Serge Gainsbourg & Jane Birkin photographed by Bert Stern
Photos by Thurston Hopkins
Qiu Jin was born in Fujian in 1875. Considered a national heroine in China, she was a revolutionary, a writer, and a feminist known amongst her acquaintances for her partiality to a western, masculine style of dress and her fondness for the martial arts. After living in Tokyo, she returned to China to start a women’s magazine, encouraging her readership to seek education and financial independence and training.
She was an eloquent public speaker and gave many lectures on women’s rights to education, as well as being outspoken for her belief in the abolishment of the practice of foot binding, which left women physically dependent on others.
She was the head of the Datong School, which operated under the guise of a training school for sport teachers and coaches but was really a centre for the training of revolutionaries.
She was arrested in relation to a failed assassination plot against the provincial governor of Anhui, En Ming, and publicly beheaded at the age of 31. She was immediately adopted as a martyr and recognised as an important figure in women’s liberation in China.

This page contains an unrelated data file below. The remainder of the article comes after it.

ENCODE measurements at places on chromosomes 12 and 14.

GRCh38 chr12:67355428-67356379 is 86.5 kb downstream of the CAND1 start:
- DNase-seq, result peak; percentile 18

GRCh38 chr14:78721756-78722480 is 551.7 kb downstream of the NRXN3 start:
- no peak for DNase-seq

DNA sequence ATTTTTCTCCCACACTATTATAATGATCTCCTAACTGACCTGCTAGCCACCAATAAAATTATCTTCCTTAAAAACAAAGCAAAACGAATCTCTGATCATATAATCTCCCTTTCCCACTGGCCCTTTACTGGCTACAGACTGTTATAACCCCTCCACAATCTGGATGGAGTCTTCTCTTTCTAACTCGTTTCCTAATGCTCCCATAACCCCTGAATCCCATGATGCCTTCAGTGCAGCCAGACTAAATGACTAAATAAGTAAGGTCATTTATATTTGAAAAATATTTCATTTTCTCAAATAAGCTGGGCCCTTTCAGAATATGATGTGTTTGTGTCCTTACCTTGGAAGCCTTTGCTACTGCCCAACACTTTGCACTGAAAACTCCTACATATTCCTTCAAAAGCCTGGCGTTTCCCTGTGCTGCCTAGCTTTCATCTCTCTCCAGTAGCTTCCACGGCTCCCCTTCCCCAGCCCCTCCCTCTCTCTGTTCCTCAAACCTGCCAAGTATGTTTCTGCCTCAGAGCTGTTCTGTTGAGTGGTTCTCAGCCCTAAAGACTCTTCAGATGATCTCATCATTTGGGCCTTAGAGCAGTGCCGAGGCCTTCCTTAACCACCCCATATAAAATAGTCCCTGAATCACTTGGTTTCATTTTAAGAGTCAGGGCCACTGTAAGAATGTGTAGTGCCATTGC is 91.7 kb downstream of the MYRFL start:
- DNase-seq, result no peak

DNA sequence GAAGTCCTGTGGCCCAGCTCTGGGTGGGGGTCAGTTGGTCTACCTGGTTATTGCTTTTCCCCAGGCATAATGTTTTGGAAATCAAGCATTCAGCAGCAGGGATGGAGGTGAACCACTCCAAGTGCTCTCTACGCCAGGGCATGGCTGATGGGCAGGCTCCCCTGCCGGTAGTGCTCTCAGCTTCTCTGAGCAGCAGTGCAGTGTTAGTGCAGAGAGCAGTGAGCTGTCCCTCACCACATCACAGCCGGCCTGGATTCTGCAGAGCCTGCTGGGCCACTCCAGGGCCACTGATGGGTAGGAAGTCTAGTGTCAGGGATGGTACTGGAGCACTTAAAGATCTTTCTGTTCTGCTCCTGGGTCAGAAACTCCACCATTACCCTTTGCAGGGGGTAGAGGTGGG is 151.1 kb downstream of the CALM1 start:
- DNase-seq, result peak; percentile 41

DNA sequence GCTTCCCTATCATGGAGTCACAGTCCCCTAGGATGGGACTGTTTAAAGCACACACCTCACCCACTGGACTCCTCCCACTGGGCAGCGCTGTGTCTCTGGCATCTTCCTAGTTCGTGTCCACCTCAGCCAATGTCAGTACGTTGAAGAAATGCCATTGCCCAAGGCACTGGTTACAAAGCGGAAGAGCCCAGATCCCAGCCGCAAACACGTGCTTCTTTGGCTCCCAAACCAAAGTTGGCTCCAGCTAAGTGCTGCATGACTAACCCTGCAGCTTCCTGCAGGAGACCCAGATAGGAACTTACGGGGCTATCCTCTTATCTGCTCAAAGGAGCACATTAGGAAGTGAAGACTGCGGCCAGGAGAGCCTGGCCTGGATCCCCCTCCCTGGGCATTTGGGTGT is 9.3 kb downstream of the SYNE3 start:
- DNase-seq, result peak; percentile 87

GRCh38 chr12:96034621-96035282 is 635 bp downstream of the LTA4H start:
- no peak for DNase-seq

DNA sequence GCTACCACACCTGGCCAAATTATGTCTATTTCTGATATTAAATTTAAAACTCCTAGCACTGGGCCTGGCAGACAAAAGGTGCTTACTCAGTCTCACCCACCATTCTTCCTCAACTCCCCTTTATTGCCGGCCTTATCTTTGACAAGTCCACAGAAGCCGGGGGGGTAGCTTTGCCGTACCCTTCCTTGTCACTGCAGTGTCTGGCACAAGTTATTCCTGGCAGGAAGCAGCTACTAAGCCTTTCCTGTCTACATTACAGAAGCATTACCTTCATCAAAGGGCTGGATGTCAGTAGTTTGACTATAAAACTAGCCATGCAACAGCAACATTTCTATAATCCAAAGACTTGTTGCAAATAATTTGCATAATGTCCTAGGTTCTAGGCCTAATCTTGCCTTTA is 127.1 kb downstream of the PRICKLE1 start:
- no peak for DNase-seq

JFK, aged 20, juggling in Nuremberg, 1937
Sadie Tanner Mossell Alexander (1898 – 1989) achieved a lot of firsts in her life.
She was the first African American woman to receive a Ph.D. in the United States, the first woman to receive a law degree from the University of Pennsylvania Law School, the first African American woman to be admitted to the Pennsylvania Bar, and the first national president of Delta Sigma Theta Sorority.
Stokely Carmichael, LeRoi Jones, and H. Rap Brown in Michaux’s Bookstore, Harlem, New York, in 1967. Photographed by James E. Hinton